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Discussion Starter · #1 ·
Can you use a kinesium frame for (sometimes) hard riding? I am planning to put sun singletrack wheels on it and fox vanilla fork. The frame is actually designed for XC racing but I am not into that. Thanks.
 

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Former Bike Wrench
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Only if its designed for it

Kinesium is basically a fancy name that Kinesis Bicycle Manufacturer uses to name their aluminum tubing. It is not a brand, Kinesis does not sell bikes under its own name. Over the years they have made bikes for GT, Santa Cruz, Mountain Cycles (which they used to own), Jamis, etc. If your Kinesium frame was designed for a 80mm fork (ie XC), then putting a 140mm Fox Vanilla on it and using it to freeride is a REALLY bad idea...unless you like snapping a headtube and faceplanting.

:nono:
 

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Discussion Starter · #3 · (Edited)
mtnbiker72 said:
Kinesium is basically a fancy name that Kinesis Bicycle Manufacturer uses to name their aluminum tubing. It is not a brand, Kinesis does not sell bikes under its own name. Over the years they have made bikes for GT, Santa Cruz, Mountain Cycles (which they used to own), Jamis, etc. If your Kinesium frame was designed for a 80mm fork (ie XC), then putting a 140mm Fox Vanilla on it and using it to freeride is a REALLY bad idea...unless you like snapping a headtube and faceplanting.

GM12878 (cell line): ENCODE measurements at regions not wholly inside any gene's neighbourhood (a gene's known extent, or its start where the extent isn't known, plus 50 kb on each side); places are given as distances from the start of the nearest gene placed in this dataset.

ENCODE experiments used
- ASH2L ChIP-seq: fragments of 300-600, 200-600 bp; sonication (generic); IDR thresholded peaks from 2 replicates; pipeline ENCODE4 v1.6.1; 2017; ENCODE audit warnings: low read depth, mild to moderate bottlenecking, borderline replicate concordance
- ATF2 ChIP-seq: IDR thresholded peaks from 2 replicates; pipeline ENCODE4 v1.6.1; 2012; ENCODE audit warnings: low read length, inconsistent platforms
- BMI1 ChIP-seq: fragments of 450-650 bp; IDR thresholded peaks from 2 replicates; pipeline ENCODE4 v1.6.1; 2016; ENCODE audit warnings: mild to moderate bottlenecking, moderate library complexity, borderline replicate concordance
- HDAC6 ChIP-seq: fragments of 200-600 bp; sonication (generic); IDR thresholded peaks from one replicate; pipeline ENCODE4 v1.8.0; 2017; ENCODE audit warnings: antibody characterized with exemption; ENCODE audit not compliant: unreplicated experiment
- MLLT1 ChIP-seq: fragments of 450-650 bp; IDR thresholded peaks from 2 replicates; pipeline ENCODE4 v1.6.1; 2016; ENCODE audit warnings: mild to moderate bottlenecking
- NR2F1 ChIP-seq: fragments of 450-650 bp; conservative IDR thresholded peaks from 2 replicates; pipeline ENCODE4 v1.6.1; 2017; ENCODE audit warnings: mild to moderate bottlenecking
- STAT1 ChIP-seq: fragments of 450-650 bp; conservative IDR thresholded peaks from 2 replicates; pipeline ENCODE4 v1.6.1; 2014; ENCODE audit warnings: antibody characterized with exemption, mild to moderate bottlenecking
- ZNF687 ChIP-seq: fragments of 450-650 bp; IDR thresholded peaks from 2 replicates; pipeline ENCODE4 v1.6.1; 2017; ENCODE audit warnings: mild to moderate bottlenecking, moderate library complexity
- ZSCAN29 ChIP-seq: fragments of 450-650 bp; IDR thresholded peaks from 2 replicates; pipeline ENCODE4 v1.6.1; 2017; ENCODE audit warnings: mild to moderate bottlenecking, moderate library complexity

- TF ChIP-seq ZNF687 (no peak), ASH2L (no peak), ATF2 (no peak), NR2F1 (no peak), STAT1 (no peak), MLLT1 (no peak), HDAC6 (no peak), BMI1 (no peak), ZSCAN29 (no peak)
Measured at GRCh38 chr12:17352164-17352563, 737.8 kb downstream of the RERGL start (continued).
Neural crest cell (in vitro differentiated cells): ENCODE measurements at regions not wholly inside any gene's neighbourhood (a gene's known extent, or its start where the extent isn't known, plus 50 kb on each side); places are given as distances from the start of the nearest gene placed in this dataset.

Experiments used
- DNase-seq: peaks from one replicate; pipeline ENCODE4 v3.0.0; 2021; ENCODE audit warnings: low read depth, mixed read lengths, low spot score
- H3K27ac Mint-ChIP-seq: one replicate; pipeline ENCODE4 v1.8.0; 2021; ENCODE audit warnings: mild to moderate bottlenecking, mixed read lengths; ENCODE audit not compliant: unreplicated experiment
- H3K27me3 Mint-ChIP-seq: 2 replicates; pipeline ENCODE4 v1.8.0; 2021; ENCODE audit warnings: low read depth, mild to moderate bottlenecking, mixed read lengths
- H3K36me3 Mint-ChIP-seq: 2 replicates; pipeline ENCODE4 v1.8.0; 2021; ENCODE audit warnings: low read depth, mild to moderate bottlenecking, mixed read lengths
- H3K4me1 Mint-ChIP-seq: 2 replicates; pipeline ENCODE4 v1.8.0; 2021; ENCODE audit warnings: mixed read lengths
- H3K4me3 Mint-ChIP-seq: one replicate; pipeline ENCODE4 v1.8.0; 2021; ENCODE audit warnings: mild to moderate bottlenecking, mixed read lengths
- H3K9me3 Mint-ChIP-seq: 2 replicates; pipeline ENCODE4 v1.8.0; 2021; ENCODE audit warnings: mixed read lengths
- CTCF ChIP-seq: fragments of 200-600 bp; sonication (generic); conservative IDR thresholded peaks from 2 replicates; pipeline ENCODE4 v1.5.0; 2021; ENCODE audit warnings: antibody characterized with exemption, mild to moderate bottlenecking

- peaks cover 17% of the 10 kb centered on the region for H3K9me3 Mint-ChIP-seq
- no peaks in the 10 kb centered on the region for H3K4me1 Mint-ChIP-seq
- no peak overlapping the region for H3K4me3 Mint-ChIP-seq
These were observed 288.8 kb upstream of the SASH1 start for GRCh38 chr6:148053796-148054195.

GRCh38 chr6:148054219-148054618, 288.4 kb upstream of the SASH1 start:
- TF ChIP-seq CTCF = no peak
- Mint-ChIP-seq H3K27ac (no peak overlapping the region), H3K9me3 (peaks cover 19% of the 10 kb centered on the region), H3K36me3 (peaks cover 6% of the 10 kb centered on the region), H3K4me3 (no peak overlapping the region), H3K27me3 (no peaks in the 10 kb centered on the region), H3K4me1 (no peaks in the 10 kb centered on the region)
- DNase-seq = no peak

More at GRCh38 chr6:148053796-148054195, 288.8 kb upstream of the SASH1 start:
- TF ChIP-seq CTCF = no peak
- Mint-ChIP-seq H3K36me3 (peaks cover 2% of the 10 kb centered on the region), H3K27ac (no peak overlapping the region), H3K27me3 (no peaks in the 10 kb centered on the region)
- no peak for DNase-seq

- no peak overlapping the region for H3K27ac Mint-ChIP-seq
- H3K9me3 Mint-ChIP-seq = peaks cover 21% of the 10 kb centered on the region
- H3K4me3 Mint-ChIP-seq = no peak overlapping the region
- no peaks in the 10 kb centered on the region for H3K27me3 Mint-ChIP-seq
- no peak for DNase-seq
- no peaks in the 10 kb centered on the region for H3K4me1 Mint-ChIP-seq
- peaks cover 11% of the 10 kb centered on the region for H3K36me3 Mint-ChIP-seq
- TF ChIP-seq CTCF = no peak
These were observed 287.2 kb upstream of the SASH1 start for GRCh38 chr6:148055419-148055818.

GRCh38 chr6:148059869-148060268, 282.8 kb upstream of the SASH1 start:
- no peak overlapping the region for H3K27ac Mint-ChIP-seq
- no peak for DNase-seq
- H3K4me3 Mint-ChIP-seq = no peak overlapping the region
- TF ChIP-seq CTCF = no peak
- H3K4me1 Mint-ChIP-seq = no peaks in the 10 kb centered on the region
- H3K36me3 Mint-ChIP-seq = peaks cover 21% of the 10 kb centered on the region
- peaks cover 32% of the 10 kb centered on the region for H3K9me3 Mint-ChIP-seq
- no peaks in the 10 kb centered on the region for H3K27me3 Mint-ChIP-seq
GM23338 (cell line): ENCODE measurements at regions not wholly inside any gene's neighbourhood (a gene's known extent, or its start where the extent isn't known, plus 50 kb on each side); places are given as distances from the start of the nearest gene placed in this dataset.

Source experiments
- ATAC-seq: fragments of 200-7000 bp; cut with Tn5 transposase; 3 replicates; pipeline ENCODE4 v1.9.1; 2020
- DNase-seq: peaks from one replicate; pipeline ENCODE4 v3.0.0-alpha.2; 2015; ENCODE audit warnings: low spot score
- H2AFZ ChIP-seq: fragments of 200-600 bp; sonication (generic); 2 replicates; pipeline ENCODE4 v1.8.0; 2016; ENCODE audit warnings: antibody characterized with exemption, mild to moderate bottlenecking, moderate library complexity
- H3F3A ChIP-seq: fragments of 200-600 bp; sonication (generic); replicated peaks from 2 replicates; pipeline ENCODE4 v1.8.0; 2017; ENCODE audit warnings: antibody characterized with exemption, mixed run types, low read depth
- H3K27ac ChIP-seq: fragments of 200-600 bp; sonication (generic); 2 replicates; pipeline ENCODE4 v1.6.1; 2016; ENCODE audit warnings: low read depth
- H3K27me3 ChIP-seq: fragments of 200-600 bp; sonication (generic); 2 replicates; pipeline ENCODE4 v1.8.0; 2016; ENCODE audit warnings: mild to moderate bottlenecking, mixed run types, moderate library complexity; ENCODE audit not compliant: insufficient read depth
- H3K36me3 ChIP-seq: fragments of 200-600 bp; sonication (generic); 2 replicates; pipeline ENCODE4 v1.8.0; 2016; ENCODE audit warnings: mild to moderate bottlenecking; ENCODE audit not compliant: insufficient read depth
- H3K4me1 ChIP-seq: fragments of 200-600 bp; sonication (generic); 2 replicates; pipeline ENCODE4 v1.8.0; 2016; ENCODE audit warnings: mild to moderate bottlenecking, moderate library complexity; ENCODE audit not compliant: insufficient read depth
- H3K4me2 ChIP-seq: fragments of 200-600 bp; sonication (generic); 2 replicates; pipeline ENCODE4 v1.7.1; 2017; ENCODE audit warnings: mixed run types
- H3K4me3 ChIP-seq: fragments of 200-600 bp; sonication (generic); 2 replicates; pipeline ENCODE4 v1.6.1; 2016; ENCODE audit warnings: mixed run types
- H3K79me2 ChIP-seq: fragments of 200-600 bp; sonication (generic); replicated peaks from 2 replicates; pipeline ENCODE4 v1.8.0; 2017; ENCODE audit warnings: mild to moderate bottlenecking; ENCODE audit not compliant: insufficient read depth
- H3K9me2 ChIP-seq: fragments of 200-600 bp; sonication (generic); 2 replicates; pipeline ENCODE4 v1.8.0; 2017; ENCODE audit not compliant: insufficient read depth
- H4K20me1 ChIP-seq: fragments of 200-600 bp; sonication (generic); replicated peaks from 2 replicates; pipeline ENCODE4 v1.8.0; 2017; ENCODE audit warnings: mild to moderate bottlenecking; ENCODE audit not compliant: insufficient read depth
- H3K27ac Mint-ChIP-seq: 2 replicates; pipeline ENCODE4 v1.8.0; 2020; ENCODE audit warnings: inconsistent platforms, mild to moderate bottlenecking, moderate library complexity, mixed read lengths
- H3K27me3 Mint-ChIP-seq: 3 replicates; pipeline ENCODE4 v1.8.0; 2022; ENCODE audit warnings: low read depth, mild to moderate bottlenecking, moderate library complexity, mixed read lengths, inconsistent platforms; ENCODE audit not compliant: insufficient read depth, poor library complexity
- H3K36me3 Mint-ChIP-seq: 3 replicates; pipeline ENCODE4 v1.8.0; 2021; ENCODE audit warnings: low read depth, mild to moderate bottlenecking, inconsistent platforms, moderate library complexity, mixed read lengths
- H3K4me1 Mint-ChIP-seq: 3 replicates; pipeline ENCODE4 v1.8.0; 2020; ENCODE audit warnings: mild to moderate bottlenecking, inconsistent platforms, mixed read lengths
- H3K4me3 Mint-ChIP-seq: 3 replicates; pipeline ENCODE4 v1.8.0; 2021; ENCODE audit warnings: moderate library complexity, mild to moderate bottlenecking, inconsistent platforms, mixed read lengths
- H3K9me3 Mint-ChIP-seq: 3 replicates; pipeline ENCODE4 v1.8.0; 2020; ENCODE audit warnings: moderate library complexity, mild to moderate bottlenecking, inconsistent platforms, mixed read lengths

:nono:
That is very serious then. The original frame had an 80mm manitou skareb. I put a 125mm Fox Vanilla. Should I take it off? Thanks.
 

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pronounced may-duh
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I don't think having a longer travel fork will destroy your frame. However the frame geometry was designed for a shorter fork so it will not handle the way it was designed to. What will break your frame is the way you ride. If the bike was designed for xc racing it probably wasn't designed for big jumps and freeride stuff. If your just doing regular trail riding then I don't think you will have a problem.

What exactly is "hard" riding for you?
 

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Discussion Starter · #5 ·
Maida7 said: